Submarine evidence of ice-streaming and ice-sheet re-advance of the British Ice Sheet

Stewart, Heather; Bradwell, Tom; Stewart, Margaret A.; Ó Cofaigh, Colm. 2016 Submarine evidence of ice-streaming and ice-sheet re-advance of the British Ice Sheet. [Lecture] In: University of Stirling Biological and Environmental Sciences Postgraduate Winter Symposium, Stirling, UK, 5-6 Dec 2016.

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A number of major ice streams have been identified within the Pleistocene British–Irish Ice Sheet (BIIS), primarily based on onshore mapping and single beam bathymetric datasets offshore (e.g. Bradwell et al., 2008). The identification of these ice streams is crucial to better understand the flow pattern and demise of the last BIIS, although evidence is currently lacking for key marine sectors such as the North Sea Basin. An improved understanding of the past cycles of glaciation, timing and extent, has far reaching implications for better understanding global climate change and ice-sheet behaviour. This work focuses on the offshore geomorphological signature of the ice sheet sector referred to as the North Sea Lobe. New interpretations derived from high-resolution multibeam echosounder data and single-beam echosounder bathymetry data have been viewed in conjunction with onshore topographic digital surface models (NEXTMap). Derived layers of rugosity, slope, bathymetric positioning index and aspect were utilised during geomorphological mapping. Where available, multibeam backscatter intensity data have also been utilised as part of a semi-automated approach to identify areas of glacigenic deposits. Mega-scale glacial lineations and drumlin fields indicate the North Sea Lobe was fed by an ice stream emanating from the Forth–Tay catchment in central Scotland. Large arcuate moraine ridges, smaller-scale moraine ridges and grounding-zone wedges indicate a complex advance, recession and re-advance of the North Sea Lobe during the Last Glacial Maximum.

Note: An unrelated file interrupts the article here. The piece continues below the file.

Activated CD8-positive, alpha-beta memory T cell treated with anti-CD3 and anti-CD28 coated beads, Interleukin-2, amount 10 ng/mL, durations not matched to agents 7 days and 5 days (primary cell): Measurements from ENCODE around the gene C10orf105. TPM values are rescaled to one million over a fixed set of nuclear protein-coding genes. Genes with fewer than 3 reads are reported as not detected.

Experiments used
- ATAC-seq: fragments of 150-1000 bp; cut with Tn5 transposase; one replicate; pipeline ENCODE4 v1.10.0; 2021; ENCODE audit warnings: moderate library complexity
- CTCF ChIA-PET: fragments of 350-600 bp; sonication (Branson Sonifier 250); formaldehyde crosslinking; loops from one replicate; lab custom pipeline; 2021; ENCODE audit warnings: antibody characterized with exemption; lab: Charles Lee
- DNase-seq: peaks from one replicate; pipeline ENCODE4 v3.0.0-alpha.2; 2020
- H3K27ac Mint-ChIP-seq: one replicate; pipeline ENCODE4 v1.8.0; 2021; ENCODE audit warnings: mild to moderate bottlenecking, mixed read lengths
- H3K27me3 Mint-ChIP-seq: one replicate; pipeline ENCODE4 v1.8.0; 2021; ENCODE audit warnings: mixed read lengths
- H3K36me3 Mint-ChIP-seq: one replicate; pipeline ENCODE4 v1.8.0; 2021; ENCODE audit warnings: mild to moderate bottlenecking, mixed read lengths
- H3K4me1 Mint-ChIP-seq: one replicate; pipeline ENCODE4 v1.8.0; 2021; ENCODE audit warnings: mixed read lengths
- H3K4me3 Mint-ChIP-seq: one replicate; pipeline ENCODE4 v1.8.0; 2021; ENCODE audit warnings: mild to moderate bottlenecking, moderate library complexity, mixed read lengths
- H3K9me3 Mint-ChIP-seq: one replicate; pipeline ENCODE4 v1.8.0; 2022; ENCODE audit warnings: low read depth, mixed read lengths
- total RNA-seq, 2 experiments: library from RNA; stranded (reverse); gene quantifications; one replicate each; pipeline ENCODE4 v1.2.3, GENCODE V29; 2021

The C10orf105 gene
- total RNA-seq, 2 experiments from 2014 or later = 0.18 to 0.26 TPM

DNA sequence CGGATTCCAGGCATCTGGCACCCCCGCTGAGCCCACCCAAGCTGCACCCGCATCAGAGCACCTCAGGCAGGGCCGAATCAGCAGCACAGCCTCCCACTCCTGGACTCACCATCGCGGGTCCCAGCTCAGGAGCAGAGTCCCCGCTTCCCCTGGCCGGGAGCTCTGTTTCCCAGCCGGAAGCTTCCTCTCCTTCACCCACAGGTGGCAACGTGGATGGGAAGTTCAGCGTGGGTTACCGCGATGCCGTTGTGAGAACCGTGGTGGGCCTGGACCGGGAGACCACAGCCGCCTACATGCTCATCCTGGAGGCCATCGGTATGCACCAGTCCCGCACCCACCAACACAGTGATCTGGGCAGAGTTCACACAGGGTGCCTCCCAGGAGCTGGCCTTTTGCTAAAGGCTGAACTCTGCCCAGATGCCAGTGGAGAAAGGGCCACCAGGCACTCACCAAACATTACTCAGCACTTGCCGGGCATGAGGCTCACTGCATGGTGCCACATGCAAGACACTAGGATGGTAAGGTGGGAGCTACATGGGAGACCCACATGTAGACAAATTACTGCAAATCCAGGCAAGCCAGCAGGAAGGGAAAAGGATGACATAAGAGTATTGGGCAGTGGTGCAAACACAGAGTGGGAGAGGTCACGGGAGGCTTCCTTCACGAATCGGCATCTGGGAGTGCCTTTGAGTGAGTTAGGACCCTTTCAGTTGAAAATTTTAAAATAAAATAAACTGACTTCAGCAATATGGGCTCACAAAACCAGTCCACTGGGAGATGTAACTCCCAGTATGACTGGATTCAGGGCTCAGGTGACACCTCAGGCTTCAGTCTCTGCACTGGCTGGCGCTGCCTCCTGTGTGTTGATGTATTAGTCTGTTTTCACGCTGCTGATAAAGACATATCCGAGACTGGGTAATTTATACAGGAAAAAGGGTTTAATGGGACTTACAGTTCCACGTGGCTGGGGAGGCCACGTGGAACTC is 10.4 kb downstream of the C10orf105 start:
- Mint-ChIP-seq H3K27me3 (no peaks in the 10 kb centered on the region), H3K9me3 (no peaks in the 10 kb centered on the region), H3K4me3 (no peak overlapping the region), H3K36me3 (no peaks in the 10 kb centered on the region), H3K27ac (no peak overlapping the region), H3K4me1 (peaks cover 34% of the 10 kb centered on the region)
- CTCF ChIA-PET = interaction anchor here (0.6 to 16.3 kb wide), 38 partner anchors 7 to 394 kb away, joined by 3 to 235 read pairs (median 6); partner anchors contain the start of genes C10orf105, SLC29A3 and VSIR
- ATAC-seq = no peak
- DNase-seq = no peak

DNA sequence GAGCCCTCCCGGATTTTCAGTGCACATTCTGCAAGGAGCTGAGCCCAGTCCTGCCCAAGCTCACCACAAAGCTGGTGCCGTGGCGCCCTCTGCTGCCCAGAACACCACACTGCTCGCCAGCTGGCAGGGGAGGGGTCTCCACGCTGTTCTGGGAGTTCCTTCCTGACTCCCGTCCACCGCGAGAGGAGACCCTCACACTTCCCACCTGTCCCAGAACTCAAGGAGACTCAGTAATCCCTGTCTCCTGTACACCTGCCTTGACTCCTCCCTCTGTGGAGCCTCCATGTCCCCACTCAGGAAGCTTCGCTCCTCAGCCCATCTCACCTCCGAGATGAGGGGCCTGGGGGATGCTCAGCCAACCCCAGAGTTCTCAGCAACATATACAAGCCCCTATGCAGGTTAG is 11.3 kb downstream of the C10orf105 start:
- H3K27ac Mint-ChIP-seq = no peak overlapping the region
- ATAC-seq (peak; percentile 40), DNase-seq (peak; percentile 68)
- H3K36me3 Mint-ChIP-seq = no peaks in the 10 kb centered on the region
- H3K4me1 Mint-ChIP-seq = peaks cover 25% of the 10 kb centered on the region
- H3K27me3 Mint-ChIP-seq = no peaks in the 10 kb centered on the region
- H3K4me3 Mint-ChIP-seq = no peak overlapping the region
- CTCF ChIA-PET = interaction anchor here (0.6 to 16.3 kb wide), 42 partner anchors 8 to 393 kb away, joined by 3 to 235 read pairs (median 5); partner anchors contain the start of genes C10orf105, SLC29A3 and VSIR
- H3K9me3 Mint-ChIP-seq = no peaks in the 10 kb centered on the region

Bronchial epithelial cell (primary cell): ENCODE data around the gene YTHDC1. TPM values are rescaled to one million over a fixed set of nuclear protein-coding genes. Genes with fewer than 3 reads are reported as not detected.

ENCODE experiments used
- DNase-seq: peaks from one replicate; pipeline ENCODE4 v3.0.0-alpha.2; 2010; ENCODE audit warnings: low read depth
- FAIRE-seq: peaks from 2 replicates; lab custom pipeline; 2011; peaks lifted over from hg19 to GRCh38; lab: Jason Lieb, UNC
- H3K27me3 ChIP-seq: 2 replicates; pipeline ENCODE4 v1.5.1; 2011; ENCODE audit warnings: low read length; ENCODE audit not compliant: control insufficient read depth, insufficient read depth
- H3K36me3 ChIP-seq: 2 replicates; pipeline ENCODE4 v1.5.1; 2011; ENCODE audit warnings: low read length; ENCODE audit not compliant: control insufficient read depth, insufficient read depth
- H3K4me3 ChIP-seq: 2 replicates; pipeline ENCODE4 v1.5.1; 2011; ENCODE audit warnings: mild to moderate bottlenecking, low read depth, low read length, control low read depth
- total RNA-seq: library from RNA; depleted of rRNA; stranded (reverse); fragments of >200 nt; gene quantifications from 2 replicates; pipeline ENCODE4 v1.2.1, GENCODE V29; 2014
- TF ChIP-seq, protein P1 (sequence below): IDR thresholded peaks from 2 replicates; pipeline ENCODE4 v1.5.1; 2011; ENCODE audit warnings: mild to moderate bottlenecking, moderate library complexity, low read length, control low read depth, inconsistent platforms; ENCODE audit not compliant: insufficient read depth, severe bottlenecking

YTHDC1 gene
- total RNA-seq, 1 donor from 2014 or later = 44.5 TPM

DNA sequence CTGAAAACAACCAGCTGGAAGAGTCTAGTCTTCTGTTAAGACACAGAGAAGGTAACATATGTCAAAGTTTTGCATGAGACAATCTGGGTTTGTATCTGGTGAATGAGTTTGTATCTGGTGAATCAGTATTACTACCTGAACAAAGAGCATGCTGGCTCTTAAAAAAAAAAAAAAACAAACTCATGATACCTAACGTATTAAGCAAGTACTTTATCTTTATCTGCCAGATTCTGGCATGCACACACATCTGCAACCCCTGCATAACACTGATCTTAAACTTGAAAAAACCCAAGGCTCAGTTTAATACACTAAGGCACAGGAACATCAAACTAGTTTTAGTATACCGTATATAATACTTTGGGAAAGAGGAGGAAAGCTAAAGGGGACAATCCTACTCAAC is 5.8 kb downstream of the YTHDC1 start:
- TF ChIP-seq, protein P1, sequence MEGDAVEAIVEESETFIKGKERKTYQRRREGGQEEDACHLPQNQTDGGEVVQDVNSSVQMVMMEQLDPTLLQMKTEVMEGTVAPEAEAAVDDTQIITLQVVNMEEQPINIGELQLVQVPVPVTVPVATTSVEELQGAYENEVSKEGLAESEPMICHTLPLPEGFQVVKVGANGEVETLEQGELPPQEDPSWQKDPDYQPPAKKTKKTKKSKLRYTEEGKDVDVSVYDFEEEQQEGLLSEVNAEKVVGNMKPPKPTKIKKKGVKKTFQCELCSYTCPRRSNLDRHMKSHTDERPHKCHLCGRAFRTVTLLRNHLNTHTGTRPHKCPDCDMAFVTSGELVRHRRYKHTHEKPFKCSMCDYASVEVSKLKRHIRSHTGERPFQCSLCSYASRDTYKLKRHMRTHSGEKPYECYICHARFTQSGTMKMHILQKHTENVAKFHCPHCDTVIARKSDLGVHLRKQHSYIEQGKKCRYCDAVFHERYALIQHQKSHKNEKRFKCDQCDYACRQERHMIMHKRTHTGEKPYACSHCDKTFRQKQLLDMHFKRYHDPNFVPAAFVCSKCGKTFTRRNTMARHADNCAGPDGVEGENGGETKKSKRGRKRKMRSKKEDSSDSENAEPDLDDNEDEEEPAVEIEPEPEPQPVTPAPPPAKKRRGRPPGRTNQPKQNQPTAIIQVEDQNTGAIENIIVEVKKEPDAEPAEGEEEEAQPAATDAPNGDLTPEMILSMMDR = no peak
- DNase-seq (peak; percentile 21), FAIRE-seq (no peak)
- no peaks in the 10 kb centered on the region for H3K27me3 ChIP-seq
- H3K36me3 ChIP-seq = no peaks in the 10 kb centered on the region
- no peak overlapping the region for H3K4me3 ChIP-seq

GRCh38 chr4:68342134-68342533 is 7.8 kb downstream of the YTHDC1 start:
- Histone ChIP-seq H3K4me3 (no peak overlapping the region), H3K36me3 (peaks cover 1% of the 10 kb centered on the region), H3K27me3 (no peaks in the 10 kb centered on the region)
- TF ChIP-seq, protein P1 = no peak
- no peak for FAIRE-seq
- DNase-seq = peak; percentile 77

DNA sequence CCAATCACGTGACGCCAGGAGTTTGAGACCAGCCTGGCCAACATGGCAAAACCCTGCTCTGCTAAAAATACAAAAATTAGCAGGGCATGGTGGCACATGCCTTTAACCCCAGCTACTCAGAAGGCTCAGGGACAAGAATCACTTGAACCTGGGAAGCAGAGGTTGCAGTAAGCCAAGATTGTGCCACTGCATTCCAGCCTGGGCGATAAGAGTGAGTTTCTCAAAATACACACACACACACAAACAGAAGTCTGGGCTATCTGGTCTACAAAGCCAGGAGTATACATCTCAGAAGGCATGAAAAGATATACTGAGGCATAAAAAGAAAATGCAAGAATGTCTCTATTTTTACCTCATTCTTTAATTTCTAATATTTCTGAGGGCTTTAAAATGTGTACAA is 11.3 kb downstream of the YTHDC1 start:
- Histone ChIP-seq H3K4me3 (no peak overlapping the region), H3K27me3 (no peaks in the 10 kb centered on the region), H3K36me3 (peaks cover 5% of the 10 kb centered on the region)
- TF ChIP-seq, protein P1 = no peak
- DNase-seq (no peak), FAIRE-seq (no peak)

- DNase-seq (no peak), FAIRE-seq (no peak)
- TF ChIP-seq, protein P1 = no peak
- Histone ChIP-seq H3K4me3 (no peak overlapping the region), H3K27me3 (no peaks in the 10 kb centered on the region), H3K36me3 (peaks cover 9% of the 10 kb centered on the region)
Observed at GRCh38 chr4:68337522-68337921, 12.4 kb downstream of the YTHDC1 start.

Item Type: Publication - Conference Item (Lecture)
NORA Subject Terms: Marine Sciences
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Date made live: 22 Dec 2016 10:03 +0 (UTC)

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